The bile is resorbed and the epithelium changes type to a mucin-secreting pattern, filling
the gallbladder with clear mucus (emptied from this specimen).
The mucosal surface is smooth and the wall is thinned.

Over 70% of gallstones remain clinically silent.
The main clinical complications of cholelithiasis arise from obstruction of the cystic duct or common bile duct by a stone.
The presence of stones in the biliary tract leads to muscle hypertrophy and thickening of the wall of the gall-bladder(obstructive cholecystopathy). Stones impacted in the cystic duct predispose to
inflammation of the gallbladder(cholecystitis),which may be acute or chronic, and those forming in the bile ducts(choledocholithiasis)predispose to obstructive jaundice, cholangitis and acute pancreatitis.

Stones in the gallbladder predispose to the development of carcinoma of the gallbladder.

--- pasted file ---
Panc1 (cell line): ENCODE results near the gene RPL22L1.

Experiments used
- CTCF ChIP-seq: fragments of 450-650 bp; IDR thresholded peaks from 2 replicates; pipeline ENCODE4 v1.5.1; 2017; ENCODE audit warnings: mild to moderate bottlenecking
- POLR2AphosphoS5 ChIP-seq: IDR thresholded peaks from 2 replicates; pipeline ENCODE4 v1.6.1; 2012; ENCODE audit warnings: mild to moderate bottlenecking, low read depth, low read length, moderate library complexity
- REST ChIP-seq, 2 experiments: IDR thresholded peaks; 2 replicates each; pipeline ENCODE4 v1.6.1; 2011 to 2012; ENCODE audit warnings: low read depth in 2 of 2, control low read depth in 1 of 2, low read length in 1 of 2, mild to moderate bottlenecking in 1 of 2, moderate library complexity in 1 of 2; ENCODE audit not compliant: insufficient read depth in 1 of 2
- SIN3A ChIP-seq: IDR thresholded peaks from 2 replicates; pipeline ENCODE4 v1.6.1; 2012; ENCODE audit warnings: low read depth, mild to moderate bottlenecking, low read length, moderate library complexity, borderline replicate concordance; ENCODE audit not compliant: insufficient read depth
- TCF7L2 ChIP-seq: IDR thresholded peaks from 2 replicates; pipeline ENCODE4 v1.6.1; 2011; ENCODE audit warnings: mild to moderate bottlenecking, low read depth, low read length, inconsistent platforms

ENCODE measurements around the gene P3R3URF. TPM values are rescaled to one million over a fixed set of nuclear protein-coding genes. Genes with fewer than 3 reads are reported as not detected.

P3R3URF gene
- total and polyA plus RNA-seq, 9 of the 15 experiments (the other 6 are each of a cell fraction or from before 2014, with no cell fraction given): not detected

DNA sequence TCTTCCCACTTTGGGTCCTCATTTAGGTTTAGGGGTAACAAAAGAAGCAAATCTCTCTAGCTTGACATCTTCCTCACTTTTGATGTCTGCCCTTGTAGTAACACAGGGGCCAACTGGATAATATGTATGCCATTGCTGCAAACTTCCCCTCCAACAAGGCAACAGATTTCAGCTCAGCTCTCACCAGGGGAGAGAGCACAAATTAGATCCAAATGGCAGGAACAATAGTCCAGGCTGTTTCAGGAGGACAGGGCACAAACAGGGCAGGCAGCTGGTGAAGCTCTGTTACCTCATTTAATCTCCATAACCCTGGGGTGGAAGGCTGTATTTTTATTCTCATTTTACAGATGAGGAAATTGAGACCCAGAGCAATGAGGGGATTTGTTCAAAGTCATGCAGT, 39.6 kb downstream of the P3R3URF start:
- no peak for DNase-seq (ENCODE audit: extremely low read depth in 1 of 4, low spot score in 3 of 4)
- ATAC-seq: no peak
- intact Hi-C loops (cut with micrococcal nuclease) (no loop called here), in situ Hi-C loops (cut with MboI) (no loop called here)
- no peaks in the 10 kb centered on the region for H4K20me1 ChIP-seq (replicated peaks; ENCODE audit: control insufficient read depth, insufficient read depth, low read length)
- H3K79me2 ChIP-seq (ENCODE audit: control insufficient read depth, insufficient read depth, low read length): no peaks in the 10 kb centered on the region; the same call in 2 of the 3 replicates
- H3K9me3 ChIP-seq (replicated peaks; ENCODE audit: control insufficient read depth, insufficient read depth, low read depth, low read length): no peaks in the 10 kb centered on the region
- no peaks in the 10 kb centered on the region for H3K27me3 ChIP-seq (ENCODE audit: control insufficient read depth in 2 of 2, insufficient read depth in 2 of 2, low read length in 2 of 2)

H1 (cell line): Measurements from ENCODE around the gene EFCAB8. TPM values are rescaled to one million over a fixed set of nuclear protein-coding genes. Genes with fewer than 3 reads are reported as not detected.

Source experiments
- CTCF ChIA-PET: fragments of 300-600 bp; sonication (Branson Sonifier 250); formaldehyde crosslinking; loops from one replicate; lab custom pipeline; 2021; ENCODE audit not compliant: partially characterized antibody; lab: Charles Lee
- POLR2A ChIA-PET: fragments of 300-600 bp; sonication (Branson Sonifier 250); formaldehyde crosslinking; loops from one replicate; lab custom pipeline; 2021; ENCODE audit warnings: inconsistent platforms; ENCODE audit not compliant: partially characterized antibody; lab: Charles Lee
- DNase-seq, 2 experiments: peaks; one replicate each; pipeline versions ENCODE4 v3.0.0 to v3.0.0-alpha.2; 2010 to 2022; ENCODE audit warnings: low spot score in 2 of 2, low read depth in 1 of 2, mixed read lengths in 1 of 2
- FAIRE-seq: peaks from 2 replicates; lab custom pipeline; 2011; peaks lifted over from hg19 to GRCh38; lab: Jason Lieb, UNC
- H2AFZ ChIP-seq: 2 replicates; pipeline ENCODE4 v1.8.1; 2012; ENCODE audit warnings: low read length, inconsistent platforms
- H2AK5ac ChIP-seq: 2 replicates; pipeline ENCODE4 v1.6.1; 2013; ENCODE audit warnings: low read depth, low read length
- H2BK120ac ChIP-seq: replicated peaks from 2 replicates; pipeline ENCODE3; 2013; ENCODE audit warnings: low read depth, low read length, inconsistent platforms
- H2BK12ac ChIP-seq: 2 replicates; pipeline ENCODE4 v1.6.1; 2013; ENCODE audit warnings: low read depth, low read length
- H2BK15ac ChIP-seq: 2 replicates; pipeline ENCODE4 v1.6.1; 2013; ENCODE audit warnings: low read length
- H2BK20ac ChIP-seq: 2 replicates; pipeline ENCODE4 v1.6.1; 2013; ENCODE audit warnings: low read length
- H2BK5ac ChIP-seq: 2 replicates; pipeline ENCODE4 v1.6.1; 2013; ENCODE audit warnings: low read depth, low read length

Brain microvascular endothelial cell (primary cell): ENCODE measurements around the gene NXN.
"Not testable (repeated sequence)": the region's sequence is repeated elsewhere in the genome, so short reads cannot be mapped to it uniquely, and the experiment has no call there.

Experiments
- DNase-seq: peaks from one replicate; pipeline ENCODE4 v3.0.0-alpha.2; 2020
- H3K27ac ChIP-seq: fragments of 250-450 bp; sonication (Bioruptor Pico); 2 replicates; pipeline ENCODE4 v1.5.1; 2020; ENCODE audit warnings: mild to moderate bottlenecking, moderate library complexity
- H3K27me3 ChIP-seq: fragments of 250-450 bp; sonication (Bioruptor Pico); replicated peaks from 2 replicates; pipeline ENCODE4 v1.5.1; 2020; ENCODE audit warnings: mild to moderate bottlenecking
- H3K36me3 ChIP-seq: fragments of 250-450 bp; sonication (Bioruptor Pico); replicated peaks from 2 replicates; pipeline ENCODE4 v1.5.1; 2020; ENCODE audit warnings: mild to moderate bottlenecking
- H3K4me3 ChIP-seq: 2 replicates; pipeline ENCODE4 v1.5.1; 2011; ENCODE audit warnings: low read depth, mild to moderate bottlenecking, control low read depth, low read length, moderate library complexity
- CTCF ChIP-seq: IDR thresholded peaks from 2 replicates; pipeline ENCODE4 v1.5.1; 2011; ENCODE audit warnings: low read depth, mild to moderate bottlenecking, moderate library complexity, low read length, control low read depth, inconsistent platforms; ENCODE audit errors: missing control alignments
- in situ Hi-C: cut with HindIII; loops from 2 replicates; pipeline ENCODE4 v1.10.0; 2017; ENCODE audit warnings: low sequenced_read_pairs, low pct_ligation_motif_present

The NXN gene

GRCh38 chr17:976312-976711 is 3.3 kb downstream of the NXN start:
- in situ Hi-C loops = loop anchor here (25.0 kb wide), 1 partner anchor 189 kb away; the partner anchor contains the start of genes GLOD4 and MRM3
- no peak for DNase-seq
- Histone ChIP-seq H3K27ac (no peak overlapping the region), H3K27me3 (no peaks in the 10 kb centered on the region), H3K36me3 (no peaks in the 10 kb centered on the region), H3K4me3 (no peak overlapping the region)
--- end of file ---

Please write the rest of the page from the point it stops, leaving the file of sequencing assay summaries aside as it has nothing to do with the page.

Inflammation is precipitated by the chemical effects of concentrated bile in the gallbladder, but secondary infection may develop with enteric organisms such as
Escherichia coli. Primary bacterial infection of the gallbladder, e.g. with Salmonella, is rare.

Acute cholecystitis can occur in critically ill patients in the absence of gallstones, when septicaemic spread of infection is postulated.

Complications of acute cholecystitis include perforation into the abdomen (causing
biliary peritonitis), and secondary infection which, in severe cases, may cause empyema of the gallbladder,filling the lumen with pus.
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Revised: 02-11-2014.